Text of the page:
Impossibilities by Xavier Delory
‘Urban Forms’ by Xavier Delory explores four major themes that can be seen in nearly any European city: gentrification, the invasion of ugly corporate architecture in historic areas, hiding the truth of a place behind a shiny facade, and the ubiquitous use of Le Corbusier’s minimalist ‘domino’ concrete structural frames. Each of the buildings created by Delory feels like a monstrosity, growing beyond its logical bounds, taking shape in ways that are nonsensical and insensitive to their surroundings. Yuppie condos are indiscriminately stacked on top of graffitied warehouses in urban districts, office towers grow to sickening proportions and bland brick houses for the wealthy lack windows and, seemingly, any sense of soul.
Post-Apocalyptic Shell-Like Structures by Dionisio Gonzalez
The 1,200 residents of Alabama’s Dauphin Island in the Gulf of Mexico see disastrous storms that wash their homes away on a regular basis, yet they always rebuild. This stubbornness and ability to endure inspired artist Dionisio Gonzalez to design surreal disaster-proof homes that can withstand the weather with heavy use of iron and concrete. Draped in seaweed as if they are artifacts of nature washed up on shore like shells, these buildings blend contemporary seaside architectural typologies with the aesthetics and practical value of bunkers.
Architecture Assemblage by Philip Dujardin
More impossible cantilevers and disturbingly windowless facades come courtesy of Belgian photographer Filip Dujardin, who photographs buildings and then manipulates them into forms that could never actually be real. Concrete towers are turned on their sides and stacked, shipping containers are stretched and added to any surface and tangles of tunnels, walkways and pipes stick out of the walls of offices. Dujardin starts with an idea of his final image and then goes out into the streets of Ghent to find just the right structures he can bend and clone in certain ways.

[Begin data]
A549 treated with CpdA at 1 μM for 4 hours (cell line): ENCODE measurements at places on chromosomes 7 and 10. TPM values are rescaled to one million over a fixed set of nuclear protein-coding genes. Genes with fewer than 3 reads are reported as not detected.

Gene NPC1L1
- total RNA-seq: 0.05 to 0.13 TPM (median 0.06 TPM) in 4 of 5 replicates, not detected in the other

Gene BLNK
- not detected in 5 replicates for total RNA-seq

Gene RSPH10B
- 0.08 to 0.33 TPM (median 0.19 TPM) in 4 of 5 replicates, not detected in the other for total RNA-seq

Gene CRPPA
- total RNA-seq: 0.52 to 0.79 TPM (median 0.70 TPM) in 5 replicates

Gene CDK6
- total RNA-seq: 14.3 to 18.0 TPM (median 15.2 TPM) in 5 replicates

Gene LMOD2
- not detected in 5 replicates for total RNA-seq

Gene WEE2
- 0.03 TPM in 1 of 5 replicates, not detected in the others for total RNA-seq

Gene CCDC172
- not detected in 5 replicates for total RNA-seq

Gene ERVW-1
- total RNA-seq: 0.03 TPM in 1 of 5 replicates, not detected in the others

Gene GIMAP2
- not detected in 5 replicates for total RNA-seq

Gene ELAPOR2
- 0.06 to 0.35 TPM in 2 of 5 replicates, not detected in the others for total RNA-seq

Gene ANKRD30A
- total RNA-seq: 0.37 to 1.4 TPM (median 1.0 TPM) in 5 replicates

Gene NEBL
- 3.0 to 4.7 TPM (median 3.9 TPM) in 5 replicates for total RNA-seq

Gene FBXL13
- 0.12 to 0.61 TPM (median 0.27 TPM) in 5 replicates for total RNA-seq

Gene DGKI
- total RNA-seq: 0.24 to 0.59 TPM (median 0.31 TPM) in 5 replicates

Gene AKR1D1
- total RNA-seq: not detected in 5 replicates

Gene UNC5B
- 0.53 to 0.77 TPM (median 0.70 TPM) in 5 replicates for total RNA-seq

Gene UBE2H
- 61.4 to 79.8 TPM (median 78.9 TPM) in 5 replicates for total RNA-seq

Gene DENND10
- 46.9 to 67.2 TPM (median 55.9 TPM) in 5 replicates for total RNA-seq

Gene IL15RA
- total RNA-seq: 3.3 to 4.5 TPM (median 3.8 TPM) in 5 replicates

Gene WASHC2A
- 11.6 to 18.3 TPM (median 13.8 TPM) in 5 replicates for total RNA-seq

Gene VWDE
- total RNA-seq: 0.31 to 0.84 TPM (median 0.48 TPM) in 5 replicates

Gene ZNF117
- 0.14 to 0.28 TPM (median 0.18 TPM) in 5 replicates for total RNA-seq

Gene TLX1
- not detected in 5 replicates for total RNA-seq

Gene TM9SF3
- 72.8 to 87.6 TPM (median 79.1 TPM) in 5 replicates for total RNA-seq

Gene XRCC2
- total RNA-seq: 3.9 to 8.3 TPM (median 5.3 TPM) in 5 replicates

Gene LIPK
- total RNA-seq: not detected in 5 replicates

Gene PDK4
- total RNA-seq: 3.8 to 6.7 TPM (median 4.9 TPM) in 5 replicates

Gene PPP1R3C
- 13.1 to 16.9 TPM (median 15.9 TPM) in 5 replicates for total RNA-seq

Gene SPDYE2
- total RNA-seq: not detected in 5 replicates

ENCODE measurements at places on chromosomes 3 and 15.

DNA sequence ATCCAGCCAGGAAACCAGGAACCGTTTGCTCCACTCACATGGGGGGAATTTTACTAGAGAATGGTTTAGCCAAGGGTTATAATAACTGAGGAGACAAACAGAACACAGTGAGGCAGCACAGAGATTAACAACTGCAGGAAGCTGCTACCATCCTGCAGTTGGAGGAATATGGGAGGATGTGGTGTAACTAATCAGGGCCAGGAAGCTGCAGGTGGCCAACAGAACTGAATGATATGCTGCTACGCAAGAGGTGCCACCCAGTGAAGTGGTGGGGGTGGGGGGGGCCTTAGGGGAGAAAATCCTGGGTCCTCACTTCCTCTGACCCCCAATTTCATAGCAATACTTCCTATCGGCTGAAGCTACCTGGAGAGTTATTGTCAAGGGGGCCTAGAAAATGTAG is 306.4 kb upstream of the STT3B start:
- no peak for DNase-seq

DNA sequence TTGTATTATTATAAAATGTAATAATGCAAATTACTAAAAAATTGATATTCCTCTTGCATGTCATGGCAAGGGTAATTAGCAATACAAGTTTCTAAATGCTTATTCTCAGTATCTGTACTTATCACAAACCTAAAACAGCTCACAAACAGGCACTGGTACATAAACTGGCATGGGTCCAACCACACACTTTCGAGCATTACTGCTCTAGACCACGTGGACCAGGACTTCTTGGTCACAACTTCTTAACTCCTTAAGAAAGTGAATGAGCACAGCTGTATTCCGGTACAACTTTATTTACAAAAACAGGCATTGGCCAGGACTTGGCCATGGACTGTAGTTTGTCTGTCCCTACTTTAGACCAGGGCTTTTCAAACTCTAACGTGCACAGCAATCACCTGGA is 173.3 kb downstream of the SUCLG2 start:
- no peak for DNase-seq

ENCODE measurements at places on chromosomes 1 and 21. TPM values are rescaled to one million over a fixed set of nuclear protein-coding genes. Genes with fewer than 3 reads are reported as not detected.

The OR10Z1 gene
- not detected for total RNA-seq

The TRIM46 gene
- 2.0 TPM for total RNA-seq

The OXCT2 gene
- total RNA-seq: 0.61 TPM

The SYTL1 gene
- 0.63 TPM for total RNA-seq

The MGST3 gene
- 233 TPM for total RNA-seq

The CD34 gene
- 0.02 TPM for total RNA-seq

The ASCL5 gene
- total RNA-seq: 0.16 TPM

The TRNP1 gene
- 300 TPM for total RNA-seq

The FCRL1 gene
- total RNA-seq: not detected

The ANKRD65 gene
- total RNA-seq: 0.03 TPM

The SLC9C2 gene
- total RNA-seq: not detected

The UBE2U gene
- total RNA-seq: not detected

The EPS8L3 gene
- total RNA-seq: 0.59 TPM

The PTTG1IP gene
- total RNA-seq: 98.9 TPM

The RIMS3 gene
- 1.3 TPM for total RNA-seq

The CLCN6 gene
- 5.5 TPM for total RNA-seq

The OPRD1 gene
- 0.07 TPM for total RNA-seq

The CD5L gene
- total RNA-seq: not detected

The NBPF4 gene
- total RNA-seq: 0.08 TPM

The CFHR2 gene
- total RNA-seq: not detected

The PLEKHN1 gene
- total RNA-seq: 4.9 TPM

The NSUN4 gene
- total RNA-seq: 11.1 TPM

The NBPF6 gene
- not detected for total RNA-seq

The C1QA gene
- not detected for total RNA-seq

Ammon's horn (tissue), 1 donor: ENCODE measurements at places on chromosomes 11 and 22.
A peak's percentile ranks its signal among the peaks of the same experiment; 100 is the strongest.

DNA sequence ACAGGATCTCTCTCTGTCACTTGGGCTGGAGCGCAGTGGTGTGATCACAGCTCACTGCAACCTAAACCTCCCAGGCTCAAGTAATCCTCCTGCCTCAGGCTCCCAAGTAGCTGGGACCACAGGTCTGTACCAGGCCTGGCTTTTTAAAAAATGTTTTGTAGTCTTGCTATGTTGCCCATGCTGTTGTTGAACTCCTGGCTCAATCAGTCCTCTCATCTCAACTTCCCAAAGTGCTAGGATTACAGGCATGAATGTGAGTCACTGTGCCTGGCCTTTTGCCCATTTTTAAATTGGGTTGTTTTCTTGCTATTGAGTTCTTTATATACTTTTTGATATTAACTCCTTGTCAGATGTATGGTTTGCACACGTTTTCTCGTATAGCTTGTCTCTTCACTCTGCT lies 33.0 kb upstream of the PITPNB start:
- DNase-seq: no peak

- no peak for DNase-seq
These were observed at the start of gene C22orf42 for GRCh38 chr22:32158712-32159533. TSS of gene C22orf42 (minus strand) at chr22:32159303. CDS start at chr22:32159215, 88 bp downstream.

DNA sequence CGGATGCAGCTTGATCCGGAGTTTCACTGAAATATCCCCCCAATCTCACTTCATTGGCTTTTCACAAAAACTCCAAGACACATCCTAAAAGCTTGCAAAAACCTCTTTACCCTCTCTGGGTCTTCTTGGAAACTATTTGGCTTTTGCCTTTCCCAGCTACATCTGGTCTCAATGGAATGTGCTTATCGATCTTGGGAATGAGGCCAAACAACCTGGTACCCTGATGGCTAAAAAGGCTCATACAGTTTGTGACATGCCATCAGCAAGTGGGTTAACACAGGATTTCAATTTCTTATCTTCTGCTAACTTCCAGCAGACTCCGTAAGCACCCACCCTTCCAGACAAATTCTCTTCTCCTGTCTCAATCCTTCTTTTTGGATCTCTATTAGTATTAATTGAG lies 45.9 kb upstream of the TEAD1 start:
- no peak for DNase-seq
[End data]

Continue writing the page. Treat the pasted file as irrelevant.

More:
“Perhaps the works come out of frustration, that I actually want to play at being an architect, instead of only recording the buildings of others.”
Another series by Gonzalez, ‘Favelas,’ infuses some of the world’s poorest shanty towns with futuristic and abstract architectural forms for strange and shocking juxtapositions. Glass volumes and modern concrete shapes are wedged between the colorful structures seen in traditional Brazilian favelas. It’s as if the forces of gentrification moved into these communities with no regard for harmony of any sort – social or visual.